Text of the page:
With Windows XP and lower, an administrator was always logged in as an administrator and a restricted user was always logged in as a restricted user. This meant that any program executed by an administrator would always be executed with full administrative rights. While any program executed by a restricted user would never have administrative privileges.
With the introduction of UAC, if a program required administrative privileges, such as writing to HKLM in the registry or writing to a system folder, the OS would notify the user of the required privileges before executing potentially damaging code - even when logged in as an administrative user. The OS determined this through the requestedExecutionLevel flag in the application manifest. If this flag was missing, the OS would do some fancy footwork and make a guess.
The key point here is that by embedding the required privilege within the program, a user - even a user with administrative privileges - did not have to work in a completely unprotected environment. This helps restrict access to much of the operating system when performing day-to-day tasks; and when malicious software is introduced on the machine, the restricted access given to that software should help mitigate any damage.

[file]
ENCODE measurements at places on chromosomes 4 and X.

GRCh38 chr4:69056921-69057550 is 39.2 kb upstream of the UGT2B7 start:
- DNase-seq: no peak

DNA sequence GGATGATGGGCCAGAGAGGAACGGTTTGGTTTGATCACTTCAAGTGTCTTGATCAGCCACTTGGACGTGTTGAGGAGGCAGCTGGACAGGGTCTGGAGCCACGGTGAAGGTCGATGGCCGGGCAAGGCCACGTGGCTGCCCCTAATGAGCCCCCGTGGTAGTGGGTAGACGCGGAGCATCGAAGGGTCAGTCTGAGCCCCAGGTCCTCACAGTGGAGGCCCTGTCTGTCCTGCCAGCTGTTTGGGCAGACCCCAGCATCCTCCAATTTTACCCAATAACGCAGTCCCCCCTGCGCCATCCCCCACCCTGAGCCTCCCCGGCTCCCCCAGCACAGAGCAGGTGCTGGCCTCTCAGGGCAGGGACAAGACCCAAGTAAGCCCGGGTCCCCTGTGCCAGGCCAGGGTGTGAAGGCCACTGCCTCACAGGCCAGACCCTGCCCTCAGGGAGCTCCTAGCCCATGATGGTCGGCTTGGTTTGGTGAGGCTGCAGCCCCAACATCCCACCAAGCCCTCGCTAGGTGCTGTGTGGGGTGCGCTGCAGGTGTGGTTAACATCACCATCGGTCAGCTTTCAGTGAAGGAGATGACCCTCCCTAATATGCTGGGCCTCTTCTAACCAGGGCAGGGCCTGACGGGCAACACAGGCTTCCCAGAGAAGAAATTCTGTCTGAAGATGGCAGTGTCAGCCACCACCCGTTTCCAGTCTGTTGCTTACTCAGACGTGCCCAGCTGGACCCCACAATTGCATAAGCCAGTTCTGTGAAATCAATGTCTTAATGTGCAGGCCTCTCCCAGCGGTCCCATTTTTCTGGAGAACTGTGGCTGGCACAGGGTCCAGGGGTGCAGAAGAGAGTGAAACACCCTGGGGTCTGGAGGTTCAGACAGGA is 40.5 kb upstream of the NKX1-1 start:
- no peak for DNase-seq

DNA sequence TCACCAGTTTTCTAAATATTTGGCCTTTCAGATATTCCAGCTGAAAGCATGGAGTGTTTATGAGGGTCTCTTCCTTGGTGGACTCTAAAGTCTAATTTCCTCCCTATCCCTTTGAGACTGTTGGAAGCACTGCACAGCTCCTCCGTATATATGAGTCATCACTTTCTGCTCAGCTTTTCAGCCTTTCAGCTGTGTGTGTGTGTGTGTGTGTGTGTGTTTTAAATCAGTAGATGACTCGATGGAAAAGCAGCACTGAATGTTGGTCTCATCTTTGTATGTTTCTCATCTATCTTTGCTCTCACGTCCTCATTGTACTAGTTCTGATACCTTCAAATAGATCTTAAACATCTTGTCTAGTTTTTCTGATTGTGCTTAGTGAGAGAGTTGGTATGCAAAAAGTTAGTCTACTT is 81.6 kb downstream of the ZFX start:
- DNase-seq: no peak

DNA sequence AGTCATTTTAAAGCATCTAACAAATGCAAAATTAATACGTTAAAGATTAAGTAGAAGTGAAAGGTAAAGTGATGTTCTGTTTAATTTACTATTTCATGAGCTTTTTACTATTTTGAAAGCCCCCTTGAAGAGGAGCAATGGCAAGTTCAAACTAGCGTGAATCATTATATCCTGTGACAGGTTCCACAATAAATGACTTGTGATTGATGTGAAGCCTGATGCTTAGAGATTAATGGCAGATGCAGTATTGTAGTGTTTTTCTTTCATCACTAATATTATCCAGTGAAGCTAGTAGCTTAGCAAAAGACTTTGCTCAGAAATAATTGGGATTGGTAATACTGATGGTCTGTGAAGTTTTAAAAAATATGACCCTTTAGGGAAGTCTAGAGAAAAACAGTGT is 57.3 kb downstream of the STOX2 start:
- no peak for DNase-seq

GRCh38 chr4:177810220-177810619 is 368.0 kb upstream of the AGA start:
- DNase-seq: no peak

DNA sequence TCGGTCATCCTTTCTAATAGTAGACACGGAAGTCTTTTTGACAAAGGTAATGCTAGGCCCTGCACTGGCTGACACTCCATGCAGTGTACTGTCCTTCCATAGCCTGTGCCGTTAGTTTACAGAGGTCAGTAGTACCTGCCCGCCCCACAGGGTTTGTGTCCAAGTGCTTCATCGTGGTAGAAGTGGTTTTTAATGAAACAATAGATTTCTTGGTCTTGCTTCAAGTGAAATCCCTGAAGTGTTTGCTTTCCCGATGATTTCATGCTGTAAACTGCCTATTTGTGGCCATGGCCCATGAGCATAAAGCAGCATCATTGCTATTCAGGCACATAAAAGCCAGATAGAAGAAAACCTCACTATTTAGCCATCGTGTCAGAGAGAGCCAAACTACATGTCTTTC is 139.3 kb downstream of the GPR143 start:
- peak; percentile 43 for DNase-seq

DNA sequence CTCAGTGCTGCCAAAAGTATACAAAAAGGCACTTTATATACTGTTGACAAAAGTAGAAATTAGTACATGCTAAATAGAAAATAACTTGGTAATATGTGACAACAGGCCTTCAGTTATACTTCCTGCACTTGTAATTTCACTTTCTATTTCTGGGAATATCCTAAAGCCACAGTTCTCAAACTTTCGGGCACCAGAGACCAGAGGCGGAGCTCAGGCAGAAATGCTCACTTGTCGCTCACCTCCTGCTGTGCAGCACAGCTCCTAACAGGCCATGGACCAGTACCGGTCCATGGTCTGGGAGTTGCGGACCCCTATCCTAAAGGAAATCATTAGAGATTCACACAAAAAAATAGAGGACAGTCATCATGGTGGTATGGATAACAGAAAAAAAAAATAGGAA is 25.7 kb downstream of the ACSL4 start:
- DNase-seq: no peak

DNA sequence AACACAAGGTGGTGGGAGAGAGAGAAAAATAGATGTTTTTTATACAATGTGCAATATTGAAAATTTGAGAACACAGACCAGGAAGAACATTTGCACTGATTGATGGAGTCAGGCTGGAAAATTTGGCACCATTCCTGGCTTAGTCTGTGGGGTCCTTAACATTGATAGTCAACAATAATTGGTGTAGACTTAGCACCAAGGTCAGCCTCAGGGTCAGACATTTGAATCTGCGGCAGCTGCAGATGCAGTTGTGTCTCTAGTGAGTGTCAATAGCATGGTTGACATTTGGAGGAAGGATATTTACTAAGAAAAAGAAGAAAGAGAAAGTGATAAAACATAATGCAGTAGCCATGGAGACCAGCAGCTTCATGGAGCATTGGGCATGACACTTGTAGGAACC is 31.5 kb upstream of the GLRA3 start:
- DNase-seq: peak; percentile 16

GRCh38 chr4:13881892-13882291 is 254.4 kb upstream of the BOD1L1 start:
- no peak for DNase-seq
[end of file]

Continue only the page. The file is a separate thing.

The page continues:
- Microsoft Download - Windows Vista/7 User Interface Guidelines
- MSDN Library - How to Create the Best User Experience for Your Application
- MSDN Library - The Windows Vista and Windows Server 2008 Developer Story: Windows Vista Application Development Requirements for User Account Control (UAC)
- MSDN Library - Windows Vista Application Development Requirements for User Account Control Compatibility
- MSDN Library - Designing UAC Applications for Windows Vista - Step 6: Create and Embed an Application Manifest (UAC)
- Microsoft TechNet - User Account Control Step-by-Step Guide
- Microsoft TechNet - Understanding and Configuring User Account Control in Windows Vista